The destination URLs not Tagged Google Analytics alert is often accompanied by the equally annoying Tracking Code Mismatch Google Analytics alert. Google Analytics has recently become very, we’ll say, good about alerting you of errors with your data. I’ve covered the redundant hostnames Google alert before. Many people have seen these alerts and are wondering what’s going on. So, what do the destination URLs not tagged Google Analytics alert as well as the Tracking Code Mismatch Google Analytics alert mean? First, this is what I’ve seen and you’re seeing:
Destination URLs not Tagged Google Analytics Alert:
Links still benefit SEO. There are no better backlinks than those that have the potential of driving actual traffic such as social media links. Below are results reviewing many popular social channels for search engine, or SEO, signals and not visitor click-through value, sharing etc. Most of these social networks are new profiles, so the value at current is mainly limited to what SEO value the social media links Google and the other search engines follow to improve rankings. This infancy made for a test free of many variables. So, which social media links does Google like?
Troubleshooting and validating Google Analytics can be a pain. Google Analytics browser extensions are meant to help troubleshoot and debug Analtyics and can be a huge help. There are a number of useful Google Analytics browser extensions, but I wanted to outline what is in my opinion are the Top 5 Google Analytics Browser Extensions.
My Top 5 Google Analytics Browser Extensions
Effective October 14, 2014 Google Analytics started providing Webmasters with the Redundant Hostnames, Property http://www.domain.com is receiving data from redundant hostnames:
The good news is that there is a quick fix to the redundant hostnames notification in Google Analytics. The better news is that the fix to the redundant hostnames will help your site perform in automated, bot, reviews including those of Google when determining your organic rankings.
Why Did I Receive the Redundant Hostnames Notification in Google Analytics?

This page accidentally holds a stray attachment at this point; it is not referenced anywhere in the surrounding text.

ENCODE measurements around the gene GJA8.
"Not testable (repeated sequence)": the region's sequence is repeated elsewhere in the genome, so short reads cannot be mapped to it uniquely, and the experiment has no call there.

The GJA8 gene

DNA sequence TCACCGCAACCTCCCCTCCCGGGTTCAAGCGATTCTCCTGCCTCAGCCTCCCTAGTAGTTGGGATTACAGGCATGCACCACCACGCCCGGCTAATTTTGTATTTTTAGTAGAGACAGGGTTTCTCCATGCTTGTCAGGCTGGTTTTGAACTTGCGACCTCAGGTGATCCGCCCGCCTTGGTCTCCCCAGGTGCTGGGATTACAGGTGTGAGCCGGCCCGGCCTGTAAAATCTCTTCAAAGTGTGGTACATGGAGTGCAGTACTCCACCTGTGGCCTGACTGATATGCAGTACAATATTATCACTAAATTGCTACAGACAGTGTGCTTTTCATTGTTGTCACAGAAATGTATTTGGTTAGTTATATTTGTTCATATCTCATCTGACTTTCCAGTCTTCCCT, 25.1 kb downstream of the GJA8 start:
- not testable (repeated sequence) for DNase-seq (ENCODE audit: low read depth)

The redundant hostnames notification in Google Analytics will appear when two or more variations of your website pages are returning … Read More
Google Analytics is a great, though flawed, tool. It has endless potential and can accomplish most of your website tracking goals for the low price of free. Without diving into advanced setup or getting into unique situations I cover the basic necessities of a Google Analytics setup. I do not use Google Tag Manager, which is great, for this example.
The steps below will get you off the ground with accurate tracking and some recommendations of mine for cleaner data in Universal Analytics.
Many don’t know that it is now possible to see demographic and interest information in Google Analytics of their site visitors, but it is. I have also speculated in the past that this is why Google hides organic keyword referral data because you can only see this information for users logged into a Google property. The same quick steps below can be used for building a remarketing audience through Google Analytics.
Below is How to See Demographic and Interest Information in Google Analytics
You’ll need an Analytics account – create one if you haven’t already!
This post quickly details how to verify proper Analytics code placement.
Time would be wasted writing about the importance of Analytics. There are only a handful of website tracking tools and an even smaller number that offer this service for free. Why yes, most agencies who present their own “proprietery” reporting are simply white-labeling data from the free tool Google Analytics. I’m going to skip over what Google covers in the JS code installation section and jump to how you can verify that the code is placed across every page desired on your site.